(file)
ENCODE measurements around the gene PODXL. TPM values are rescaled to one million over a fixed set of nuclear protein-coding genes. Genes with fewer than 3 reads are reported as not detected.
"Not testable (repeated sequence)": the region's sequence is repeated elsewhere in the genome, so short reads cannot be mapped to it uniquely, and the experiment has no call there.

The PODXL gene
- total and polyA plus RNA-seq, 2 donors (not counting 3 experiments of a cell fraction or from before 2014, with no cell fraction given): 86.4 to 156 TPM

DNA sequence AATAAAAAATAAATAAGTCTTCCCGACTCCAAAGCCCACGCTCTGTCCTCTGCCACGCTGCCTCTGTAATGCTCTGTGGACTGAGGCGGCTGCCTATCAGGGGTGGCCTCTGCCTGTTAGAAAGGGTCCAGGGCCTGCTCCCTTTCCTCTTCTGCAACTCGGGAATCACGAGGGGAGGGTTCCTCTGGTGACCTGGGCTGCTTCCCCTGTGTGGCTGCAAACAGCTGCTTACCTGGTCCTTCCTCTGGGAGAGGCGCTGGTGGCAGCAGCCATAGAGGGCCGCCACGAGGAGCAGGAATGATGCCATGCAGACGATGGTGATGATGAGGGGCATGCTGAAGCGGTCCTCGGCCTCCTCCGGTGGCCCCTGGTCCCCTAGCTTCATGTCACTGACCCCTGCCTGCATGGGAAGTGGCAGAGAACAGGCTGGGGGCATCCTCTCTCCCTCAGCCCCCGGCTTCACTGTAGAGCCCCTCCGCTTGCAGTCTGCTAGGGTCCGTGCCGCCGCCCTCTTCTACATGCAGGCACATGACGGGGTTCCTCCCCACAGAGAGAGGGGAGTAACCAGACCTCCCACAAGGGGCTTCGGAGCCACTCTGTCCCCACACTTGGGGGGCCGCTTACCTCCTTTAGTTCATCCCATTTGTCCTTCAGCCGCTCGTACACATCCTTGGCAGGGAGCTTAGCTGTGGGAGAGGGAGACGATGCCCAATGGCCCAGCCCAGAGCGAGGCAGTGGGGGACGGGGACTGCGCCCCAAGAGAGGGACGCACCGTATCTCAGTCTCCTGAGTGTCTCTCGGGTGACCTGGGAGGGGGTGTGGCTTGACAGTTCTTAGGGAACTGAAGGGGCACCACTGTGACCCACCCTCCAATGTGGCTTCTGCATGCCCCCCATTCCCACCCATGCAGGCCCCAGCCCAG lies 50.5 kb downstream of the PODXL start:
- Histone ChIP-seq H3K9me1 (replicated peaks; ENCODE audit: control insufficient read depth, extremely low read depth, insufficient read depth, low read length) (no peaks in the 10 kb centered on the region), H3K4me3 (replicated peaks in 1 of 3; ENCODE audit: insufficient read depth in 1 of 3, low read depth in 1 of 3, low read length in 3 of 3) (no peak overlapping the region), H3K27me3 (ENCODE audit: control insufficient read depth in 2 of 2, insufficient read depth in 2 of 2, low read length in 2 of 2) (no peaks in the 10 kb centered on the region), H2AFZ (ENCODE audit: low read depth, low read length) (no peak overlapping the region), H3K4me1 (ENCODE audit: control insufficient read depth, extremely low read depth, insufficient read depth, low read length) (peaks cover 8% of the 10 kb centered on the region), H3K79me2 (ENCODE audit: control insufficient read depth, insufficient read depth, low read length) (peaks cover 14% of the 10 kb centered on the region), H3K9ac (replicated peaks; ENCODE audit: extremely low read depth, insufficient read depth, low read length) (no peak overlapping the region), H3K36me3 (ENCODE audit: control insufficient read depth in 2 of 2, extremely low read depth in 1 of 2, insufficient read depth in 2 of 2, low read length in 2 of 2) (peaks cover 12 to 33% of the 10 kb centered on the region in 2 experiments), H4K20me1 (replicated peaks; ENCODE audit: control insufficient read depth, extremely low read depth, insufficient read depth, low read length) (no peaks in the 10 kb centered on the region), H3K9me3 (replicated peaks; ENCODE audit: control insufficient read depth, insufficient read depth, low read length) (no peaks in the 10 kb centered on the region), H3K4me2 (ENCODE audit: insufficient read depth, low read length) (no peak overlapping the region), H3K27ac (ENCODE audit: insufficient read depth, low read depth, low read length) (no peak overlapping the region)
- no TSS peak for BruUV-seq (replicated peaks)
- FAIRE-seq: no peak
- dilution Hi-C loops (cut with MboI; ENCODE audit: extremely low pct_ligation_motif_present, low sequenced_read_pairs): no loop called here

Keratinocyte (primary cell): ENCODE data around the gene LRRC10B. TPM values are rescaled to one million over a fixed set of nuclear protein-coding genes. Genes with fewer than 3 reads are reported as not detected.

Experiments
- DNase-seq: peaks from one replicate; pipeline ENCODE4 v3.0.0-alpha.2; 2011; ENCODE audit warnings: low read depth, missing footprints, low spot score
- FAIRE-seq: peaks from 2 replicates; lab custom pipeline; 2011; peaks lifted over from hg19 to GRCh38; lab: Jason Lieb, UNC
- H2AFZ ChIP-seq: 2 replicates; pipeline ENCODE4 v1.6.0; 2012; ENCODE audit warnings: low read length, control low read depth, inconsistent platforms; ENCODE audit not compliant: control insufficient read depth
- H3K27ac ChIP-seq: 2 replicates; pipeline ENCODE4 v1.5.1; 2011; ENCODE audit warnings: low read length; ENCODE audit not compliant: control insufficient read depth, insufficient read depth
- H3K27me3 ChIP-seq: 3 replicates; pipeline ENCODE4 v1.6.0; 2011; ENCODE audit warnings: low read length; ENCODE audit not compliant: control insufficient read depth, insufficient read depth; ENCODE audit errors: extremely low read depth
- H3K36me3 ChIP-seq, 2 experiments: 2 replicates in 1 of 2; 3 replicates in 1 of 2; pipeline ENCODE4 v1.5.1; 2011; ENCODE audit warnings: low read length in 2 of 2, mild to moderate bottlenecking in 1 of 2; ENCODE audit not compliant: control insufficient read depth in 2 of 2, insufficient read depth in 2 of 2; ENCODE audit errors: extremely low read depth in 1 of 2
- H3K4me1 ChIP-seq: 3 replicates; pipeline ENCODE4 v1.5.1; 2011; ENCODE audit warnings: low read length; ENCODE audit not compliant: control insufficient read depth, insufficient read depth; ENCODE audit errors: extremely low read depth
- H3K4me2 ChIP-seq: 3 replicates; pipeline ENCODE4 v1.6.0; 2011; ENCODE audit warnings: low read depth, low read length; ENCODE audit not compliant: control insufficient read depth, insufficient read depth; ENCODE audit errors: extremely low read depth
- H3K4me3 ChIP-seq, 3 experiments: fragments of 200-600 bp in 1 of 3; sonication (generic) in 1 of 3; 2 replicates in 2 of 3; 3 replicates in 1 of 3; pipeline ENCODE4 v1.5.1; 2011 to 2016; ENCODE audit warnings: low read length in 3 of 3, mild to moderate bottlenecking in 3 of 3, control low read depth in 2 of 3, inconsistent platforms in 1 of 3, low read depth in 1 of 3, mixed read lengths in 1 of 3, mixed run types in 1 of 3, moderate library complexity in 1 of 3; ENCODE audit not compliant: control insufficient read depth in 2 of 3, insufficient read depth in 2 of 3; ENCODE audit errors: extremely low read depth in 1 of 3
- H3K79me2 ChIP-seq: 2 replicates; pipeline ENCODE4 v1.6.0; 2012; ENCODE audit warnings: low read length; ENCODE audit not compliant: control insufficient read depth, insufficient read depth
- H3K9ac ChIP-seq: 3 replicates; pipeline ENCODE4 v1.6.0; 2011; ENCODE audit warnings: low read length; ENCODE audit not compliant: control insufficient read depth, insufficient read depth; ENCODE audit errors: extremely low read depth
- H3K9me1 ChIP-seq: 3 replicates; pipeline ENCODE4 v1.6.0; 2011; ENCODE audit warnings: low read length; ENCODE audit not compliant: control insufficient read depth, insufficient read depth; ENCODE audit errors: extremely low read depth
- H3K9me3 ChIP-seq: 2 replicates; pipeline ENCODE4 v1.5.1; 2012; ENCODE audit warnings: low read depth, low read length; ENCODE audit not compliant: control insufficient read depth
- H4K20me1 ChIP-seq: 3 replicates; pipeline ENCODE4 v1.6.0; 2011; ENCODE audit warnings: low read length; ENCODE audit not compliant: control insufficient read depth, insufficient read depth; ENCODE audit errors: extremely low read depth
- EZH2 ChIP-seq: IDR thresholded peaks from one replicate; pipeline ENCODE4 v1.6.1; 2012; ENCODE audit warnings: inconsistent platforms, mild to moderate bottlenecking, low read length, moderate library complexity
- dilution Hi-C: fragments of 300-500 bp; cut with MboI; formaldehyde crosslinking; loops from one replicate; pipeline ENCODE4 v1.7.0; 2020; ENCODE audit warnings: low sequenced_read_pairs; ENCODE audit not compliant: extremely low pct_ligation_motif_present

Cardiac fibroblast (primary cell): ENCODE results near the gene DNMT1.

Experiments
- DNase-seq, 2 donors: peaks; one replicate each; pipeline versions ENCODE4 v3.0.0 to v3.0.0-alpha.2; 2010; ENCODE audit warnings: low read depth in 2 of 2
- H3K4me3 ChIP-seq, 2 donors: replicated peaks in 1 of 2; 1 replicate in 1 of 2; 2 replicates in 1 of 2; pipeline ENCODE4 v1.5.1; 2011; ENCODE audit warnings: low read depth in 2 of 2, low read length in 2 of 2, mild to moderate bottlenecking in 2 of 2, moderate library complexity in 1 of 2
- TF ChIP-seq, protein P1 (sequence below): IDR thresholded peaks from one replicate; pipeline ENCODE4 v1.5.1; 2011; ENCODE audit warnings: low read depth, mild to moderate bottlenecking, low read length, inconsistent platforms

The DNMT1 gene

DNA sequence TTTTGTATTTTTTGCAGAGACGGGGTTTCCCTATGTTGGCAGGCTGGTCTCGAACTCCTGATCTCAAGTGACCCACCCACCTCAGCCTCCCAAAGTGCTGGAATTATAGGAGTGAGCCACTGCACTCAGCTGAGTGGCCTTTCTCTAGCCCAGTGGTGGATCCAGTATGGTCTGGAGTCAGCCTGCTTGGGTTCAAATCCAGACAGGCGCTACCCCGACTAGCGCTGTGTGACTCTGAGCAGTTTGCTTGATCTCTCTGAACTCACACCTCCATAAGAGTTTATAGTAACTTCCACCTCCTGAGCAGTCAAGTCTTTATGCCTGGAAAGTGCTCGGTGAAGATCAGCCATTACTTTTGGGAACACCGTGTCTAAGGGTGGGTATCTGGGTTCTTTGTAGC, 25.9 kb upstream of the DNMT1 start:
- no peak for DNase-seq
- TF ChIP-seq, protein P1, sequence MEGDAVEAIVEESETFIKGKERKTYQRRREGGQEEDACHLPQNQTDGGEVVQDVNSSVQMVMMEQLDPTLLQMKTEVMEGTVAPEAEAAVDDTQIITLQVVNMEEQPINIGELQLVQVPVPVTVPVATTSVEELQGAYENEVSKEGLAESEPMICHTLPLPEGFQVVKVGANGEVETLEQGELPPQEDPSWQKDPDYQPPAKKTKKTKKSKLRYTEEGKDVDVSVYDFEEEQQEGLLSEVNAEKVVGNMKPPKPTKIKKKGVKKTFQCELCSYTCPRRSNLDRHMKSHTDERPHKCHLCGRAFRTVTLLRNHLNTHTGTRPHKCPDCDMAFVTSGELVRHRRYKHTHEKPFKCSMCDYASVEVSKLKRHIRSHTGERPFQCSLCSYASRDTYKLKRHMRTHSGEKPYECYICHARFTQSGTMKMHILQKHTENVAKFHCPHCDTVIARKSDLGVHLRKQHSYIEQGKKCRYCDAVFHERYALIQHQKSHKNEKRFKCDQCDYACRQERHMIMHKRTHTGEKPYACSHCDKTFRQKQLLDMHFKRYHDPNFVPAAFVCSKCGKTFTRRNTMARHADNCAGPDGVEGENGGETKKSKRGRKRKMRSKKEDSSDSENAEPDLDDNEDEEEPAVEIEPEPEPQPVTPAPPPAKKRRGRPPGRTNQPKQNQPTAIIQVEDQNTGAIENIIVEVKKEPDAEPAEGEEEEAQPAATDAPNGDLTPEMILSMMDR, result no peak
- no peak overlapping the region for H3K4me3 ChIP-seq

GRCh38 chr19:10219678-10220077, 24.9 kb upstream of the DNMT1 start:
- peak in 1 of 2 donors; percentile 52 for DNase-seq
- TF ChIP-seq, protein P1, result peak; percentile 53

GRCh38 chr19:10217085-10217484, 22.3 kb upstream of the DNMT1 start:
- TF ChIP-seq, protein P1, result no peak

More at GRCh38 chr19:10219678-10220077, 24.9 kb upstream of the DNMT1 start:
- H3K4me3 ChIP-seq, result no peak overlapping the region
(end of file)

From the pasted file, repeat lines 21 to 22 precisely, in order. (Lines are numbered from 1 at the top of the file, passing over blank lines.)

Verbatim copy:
- H3K79me2 ChIP-seq: 2 replicates; pipeline ENCODE4 v1.6.0; 2012; ENCODE audit warnings: low read length; ENCODE audit not compliant: control insufficient read depth, insufficient read depth
- H3K9ac ChIP-seq: 3 replicates; pipeline ENCODE4 v1.6.0; 2011; ENCODE audit warnings: low read length; ENCODE audit not compliant: control insufficient read depth, insufficient read depth; ENCODE audit errors: extremely low read depth